As a busy mom and person with ADHD, it can be hard to feel like I’ve gotten anything accomplished at the end of the day. Fortunately I have a list of 10 very simple things that we can do to make all the difference when it comes to ‘getting it done’. In the spirit of getting stuff done, let’s get on with getting it done.
Block out time for what is going to be mentally taxing. I know I need uninterrupted time to write. If writing is what I need to do for my blog or my book, I block out time at least once a week, when I can be out of the house and I know I won’t be distracted by outside influences, IE THE KIDS. This really helps me to focus on the writing part of it.
Other tasks, such as making graphics for the blog, returning texts, making phone calls, I can do when the kids are around, but I may still need a bit of time to do it. I usually do these things when they are having screen time, or are engaged in playing, after I’ve just spent some time with them.
I also prioritize school. I try to do “Circle Time” with the younger kids, at least four days a week. I try to make sure the older girls who work more independently check in with me in the evening. I write down these times so I don’t forget.
I use alarms and timers to the Nth degree. I have timers to let the dog out, timers when it’s time to leave, and ten minutes before it’s time to leave. I put literally everything in my phone calendar, to remind me an hour ahead of time. Because it takes almost 1/2 an hour to get places from the farm, I try to set the timer for 20 minutes when I get that hour notification, because then I’ll have ten minutes to stop what I’m doing, gather what I need, and still leave on time.
If I don’t set a timer, there’s an excellent chance I’ll forget what I had very good intentions of doing, like making lunch, or bathing the littles. Yes. I forget those things.
3. SETTLE TIME
Allow yourself time to settle in to what you’re doing. I find that I have good intentions of showing up at the library to write, but after collecting all the things, making sure the kids at home have their instructions, rushing out the door, paying attention to all the stimulation while driving, dropping a child off somewhere, and then finally arriving at the library, I find I can’t focus. It is so helpful for me to allow myself some time to “waste time” or procrastinate to enable my brain to focus. Be intentional about wasting time.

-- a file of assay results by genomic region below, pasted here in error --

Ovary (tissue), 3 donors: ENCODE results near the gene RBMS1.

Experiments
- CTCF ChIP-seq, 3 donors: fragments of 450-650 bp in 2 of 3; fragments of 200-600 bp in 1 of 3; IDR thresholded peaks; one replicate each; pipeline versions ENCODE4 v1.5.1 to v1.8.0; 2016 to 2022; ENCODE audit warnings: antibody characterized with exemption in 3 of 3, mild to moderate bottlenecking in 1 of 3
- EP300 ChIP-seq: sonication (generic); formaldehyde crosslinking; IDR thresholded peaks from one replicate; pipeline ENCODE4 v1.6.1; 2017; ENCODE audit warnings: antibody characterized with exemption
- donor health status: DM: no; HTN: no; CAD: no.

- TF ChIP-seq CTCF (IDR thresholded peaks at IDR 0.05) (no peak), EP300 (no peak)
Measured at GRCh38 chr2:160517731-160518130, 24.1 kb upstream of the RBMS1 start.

4. WRITE IT DOWN (AGAIN!)
Obviously, I put appointments in my phone calendar. I put other things in my phone too, like “cut pussy willow branch for Brie” so I can remember to give it to her the next time I see her. THEN, I write it in my planner, both on the monthly page, and the weekly page. I often copy everything onto our big dry erase calendar in the dining room too. Sometimes I put notes on sticky notes and leave them for myself on the back door. The more times you physically write it down, and the more times you come across the reminder you’ve written, the better your chances for success. So please, write it down again!
Is this a lot of work? Yes. Does it help ensure I am a high functioning person? Also Yes.
5. USE SMALL MOMENTS WISELY
One of things I really dislike is house cleaning and menial tasks around the house. Now that my kids are older, I have them doing most of the chores, since they are the ones who make the majority of the messes. But they aren’t completely independent at that, obviously. When I’m heating water for my tea, or I have my coffee in the microwave, I’ll make a point to notice what needs to be down around me. I’ll write it down, so they have the visual reminder, or I’ll call them in and tell them what needs to be done and have them repeat it back to me. I also do this after I’ve been in the bathroom or walked through a room that needs tidying. A good standard that works for us is to not let them have screen time until their zones are done.